In Matthew 11, Jesus call us to be righteous despite doubt. Join me as we begin the study of this chapter in the book of Matthew.

Lessons from Matthew 11: Righteous Despite Doubt

Let me ask you something. Have you ever been so close to someone that you almost felt like one? You know, somebody who shares your interests, concerns, and delights. Someone who thinks a lot like you think, or maybe can even finish your sentences before you do.

Maybe it’s your spouse, a child, a friend. Someone you have become so close to that when you are together you feel complete. When you are apart, however, there is a longing or a disconnection.

In Matthew 11, Jesus call us to be righteous despite doubt. Join me as we begin the study of this chapter in the book of Matthew.

I have to tell you that a number of years ago my son Matthew was in the hospital for an extended period of time with what we believed to be a GI bleed. During that time my sister came and stayed with Matthew while my husband and I went home to get some much-needed sleep. Before I left, I explained what was going to happen and Matthew said to me, “Mom, you can’t go, you and I are like one and when we are apart we will miss each other.”

I explained that though that was very true, in order for us all to be strong and at our best we both needed rest. Beautiful Grandma (as he calls her) would fill in for me. I reminded him that she loved him and would take care of him while I was away, to which he agreed!

In this lesson we see that John the Baptist was feeling the effects of separation from Jesus and the work he had been called to do. As they were separated, John began to doubt or have questions about Jesus. But he took his doubts before the Lord, and that is our first division for Matthew 11 (Matthew 11:1-15). We could headline it:

Disciple Declared Righteous Despite Doubt!

After Jesus completed giving instructions to His 12 disciples and commanded them to go and help, heal, and restore the lost sheep of Israel by proclaiming the good news that Jesus, their Promised Messiah was living among them, Jesus Himself continued doing His Father’s work of teaching and preaching throughout the towns in Galilee.

And as He was doing so, John the Baptist heard of all that was taking place through Jesus. Scripture tells us that John began to question whether or not Jesus was really the one who was expected. Was He the Great King or Promised Messiah? Because He and His work seemed to be contrary to what John, and maybe others, expected.

Before we go any further, I want us to stop and reflect on what has been taking place. John the forerunner had announced the coming of Jesus and declared the call for people to repent. Not long after that, Jesus appeared on the scene and John recognized Jesus as the Promised Messiah, the Lamb of God who had come to seek and save the lost.

He had even baptized Jesus, at Jesus’s request. And he had seen heaven open up and the Spirit of God descend upon Jesus. He heard the voice from heaven come forth, announcing God the Father’s pleasure and delight in Jesus, His Son, confirming Jesus’s call!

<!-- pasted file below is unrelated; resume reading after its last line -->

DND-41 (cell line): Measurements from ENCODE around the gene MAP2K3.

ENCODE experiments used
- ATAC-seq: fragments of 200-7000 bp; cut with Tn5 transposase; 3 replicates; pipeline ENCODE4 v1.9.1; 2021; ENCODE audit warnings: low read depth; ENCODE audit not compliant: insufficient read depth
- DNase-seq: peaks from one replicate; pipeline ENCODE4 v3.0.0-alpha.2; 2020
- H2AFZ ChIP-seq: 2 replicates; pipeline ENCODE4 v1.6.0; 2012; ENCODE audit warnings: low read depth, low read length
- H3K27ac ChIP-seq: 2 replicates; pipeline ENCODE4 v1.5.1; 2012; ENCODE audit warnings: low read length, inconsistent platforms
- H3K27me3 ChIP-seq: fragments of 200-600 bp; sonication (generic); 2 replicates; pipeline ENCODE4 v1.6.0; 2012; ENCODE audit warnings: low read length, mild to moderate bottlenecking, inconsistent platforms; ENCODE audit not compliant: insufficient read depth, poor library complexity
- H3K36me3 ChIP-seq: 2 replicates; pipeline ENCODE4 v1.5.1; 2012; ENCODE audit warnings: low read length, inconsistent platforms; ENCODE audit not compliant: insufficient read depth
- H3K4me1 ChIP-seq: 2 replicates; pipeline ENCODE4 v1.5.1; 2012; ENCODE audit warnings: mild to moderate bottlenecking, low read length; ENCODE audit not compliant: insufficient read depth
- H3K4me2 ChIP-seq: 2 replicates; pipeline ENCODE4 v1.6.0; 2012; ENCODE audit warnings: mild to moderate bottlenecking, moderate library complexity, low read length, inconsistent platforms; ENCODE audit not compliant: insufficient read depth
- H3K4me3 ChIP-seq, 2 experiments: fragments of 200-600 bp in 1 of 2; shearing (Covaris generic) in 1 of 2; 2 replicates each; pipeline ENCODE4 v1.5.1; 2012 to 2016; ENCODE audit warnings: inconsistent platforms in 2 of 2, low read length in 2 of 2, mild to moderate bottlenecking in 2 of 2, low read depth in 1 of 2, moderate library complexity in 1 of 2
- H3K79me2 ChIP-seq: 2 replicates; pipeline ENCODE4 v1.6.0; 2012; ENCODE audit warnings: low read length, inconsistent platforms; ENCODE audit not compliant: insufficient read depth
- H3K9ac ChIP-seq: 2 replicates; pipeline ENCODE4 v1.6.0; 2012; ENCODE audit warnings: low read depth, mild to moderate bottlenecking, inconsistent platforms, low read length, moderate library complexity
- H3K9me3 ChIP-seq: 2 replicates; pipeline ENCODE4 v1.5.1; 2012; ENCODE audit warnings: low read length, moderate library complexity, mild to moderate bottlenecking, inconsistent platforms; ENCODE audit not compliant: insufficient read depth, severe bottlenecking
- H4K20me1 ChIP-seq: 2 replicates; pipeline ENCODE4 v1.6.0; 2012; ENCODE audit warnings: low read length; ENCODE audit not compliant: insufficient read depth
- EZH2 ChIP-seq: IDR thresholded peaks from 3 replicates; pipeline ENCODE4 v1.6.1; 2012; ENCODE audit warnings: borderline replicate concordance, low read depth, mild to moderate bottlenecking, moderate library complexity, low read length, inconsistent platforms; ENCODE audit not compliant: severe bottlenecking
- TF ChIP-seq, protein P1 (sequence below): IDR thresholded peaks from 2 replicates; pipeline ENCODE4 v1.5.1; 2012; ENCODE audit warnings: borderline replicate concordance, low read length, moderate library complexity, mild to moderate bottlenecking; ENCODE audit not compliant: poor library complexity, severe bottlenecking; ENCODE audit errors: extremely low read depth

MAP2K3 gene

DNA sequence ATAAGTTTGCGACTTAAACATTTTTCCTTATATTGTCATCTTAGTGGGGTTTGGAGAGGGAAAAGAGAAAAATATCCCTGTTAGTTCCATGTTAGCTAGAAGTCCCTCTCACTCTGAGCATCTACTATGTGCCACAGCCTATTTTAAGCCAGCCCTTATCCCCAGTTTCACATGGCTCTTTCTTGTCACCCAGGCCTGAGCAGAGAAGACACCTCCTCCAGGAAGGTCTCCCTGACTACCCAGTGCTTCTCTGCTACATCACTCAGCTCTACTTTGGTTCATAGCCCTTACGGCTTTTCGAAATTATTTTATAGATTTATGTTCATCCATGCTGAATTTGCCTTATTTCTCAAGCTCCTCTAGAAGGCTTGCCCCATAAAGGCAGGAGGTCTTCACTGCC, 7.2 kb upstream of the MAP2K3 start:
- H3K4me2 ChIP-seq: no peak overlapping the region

But now John found himself imprisoned for doing what was right in the sight of the Lord (denouncing the sin of King Herod). He was probably feeling as if he had misunderstood God or His message! And apparently things didn’t look like they were getting any better. In fact, they looked worse from where John was sitting.

Have you ever felt like that? God has given you a promise from His Word to hold onto and you have the faith to believe in that moment and even a day or two later. But as time goes on and things don’t change, or maybe they do but they are not what you thought or imagined, you begin to doubt or question yourself or God.

As far as John could see, the world was just as wicked or maybe even worse than it was before Jesus began His ministry. He may have been questioning, “If I am the forerunner and Jesus in the Messiah, why am I in prison?”

He may have wondered, “If I was sent to prepare the way for Jesus and His coming judgment, why I am sitting here locked up in prison, unable to communicate with the people? And why is Jesus going about healing and restoring and forgiving and not condemning and judging the people for their sins?”

We must remember that though the Holy Spirit had come upon John and anointed him for special service, the Holy Spirit did not indwell John in the same sense that He permanently indwelled believers after the day of Pentecost. John did not experience this, nor would he witness the scene at the cross with Christ on it.

So John’s vision was limited at best. And yet John did the best with the vision he had. Jesus told John’s followers not to go and rebuke John for his doubt or to scold or correct Him. No, Jesus simply and lovingly instructed these men to “Go back and report to John what you hear and see.”

Jesus is the One. He is the one who opened the eyes of the blind and unstopped the ears of the deaf. He is the one who caused the lame to leap and the mute to shout for joy. The diseased were healed and the dead were raised and the good news was preached to the poor. And then Jesus finished His sentence with these words in verse 6, “Blessed is the man who does not stumble on account of me.”

The proof was not only in Jesus’ words by also in His actions.

Jesus is everything He says He is and His words and works prove it.

Can that be said of you? Do you merely proclaim to know God through Jesus Christ, but you do not follow as He leads? You are not obedient to follow His Word in your everyday living? What would others say is the proof of Jesus’s existence in you and your life?

Do you have questions or doubts or fears? Like John, won’t you take them to the Lord in prayer?

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